Parliament set to decide fate of mobile money tax

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Nakaseke South MP Paul Kasana Luttamaguzi (DP) and Manjiya County MP John Baptist Nambeshe (NRM) have appealed to their colleagues from across the political divide to turn up in big numbers today (Tuesday) and vote against the 0.5% tax on mobile money.

Last week, Parliament failed to pass the Excise Duty (Amendment) Bill after it failed to raise the required quorum of 126 MPs.

Anxiety regarding the Bill is high because Parliament is expected to either pass the Bill today or reject it.

Luttamaguzi and Nambeshe told journalists on Monday at Parliament that so many NRM MPs have assured them they will oppose the tax.

“I can confidently tell you that so many MPs are with us in this fight against the mobile money tax. I am sure President Yoweri Museveni will have a small group of MPs attending the caucus he has called regarding the matter,” Nambeshe stated.

Nambeshe argued that out of the 15 organisations that appeared before the Parliament finance committee to present their views, 13 of them asked Parliament to reject it.

akaseke outh  aul utamaguzi right with anjiya ounty  ohn aptist ambeshe address the media at arliament on onday hoto by ennedy ryemaNakaseke South MP Paul Lutamaguzi (right) with Manjiya County MP John Baptist Nambeshe address the media at Parliament on Monday. Photo by Kennedy Oryema

 

Emphasising the arguments various stakeholders like the Kampala Mobile Money Dealers Association and telecom operators had presented to the committee, Luttamaguzi said the 0.5% excise duty is double taxation as government already charges excise duty of 15% on transaction fees and 10% withholding tax on agent commissions.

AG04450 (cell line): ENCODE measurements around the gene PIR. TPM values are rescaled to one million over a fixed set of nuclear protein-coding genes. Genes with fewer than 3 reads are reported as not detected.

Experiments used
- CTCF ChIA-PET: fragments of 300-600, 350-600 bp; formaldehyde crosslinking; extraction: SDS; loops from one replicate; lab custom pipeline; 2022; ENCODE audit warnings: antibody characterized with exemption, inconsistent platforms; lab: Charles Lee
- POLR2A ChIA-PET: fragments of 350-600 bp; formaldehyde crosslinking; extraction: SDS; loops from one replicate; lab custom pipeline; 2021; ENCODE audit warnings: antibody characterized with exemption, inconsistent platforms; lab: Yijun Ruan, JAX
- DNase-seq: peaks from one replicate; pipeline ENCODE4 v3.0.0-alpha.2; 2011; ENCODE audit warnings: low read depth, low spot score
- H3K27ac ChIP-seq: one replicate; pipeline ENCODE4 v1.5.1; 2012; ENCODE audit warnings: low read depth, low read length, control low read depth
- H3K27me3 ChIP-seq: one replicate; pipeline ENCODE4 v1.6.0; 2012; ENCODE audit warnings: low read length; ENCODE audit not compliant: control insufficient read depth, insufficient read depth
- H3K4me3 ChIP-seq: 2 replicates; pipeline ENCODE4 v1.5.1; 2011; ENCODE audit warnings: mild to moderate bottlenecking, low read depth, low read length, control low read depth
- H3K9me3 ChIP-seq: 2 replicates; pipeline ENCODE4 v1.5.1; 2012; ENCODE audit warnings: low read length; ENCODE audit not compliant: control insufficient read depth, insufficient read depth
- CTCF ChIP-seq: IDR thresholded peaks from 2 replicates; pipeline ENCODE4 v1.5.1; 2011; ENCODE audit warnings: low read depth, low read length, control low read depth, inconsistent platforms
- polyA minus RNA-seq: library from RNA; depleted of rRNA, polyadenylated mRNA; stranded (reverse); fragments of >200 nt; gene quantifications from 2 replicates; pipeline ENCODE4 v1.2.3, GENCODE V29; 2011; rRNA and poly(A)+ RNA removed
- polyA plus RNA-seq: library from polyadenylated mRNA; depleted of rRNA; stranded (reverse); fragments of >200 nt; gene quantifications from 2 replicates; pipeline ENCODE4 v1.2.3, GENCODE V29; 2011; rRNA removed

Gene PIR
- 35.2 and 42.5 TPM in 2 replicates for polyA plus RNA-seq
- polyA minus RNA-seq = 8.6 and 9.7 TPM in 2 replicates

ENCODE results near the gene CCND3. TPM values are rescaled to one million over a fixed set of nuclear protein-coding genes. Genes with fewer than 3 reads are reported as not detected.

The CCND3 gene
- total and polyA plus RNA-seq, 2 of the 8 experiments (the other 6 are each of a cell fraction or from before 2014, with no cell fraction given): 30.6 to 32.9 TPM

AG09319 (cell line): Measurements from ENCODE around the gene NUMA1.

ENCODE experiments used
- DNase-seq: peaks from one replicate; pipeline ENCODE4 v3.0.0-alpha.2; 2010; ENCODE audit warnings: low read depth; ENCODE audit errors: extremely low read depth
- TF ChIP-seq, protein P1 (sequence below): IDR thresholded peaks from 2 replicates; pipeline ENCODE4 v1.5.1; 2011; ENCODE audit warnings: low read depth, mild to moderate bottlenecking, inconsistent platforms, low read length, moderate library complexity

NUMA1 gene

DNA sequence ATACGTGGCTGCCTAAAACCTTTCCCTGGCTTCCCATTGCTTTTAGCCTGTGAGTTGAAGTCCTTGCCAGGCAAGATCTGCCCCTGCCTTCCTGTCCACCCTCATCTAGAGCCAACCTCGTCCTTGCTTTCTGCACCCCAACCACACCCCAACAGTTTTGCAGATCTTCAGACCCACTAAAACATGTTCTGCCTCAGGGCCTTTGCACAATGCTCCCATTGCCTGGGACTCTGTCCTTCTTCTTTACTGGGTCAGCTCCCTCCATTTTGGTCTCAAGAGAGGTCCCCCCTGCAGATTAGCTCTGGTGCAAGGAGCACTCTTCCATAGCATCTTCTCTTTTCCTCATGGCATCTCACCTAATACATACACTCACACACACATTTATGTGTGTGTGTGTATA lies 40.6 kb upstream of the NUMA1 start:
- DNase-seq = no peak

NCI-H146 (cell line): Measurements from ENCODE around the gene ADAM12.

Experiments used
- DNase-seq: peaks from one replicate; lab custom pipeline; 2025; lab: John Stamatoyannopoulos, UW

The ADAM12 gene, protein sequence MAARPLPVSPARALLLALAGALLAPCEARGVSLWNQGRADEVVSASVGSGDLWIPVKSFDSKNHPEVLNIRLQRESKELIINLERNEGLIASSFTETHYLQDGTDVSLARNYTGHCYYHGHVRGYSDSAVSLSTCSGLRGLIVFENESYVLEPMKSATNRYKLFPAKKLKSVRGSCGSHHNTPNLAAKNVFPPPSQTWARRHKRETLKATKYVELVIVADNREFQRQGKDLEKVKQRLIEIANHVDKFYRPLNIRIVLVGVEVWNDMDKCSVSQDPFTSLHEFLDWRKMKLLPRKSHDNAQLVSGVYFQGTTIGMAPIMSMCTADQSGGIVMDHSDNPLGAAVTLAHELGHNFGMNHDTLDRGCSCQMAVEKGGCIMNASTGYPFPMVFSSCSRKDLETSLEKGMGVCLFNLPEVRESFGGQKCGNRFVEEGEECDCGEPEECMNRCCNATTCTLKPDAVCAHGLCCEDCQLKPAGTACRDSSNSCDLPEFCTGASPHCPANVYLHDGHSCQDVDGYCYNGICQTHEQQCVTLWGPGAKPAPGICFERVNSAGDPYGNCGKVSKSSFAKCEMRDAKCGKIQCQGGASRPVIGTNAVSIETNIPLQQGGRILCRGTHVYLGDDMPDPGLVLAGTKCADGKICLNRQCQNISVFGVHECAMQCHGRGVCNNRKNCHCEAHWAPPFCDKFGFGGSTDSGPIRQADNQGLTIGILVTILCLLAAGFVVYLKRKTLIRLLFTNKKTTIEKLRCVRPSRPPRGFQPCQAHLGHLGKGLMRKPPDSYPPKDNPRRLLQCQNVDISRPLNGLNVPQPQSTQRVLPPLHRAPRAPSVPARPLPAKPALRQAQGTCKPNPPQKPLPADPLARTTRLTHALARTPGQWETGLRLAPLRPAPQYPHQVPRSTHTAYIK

“This makes the proposed tax regressive and unfair and therefore likely to suppress the mobile money business,” Luttamaguzi argued.

While appearing before the committee, the telecom operators explained that the tax burden on the telecom sector is already high and therefore any more taxes on the sector would discourage consumption, stifle growth and have the net effect of reducing revenue to government.

Luttamaguzi, who together with Kachumbala County MP Patrick Opolot Isiagi (NRM) and Kagoma County MP Moses Walyomu, presented a minority report asking Parliament to completely reject the Bill, said: “The proposed 0.5% tax on mobile money services is discriminative considering that the same tax has not been imposed on financial institutions and other payment channels which serve the same purpose.”

Nambashe appealed to especially the NRM MPs to follow the views of their constituents as they vote on the matter.

“We have almost one year away to the campaigns for the next general elections. MPs who will not have voted against the tax will face the wrath of their people. They will have dug their political graves. Ugandans have rejected the tax,” he argued.

Luttamaguzi commended the Deputy Speaker of Parliament, Jacob Oulanya, for the decision he made last Thursday that there would be open voting on the matter so that people know who voted for what.

On the back of public uproar, Kyadondo East MP Robert Kyagulanyi and civil society groups led street protests against the taxes on mobile money and social media.

Public pressure compelled government to redraft the Bill to reduce the tax from 1% to 0.5% and to have it restricted to only withdrawals.

Despite that, a number of MPs and other stakeholders want the tax to be complexly scrapped.

NewVision.co.ug

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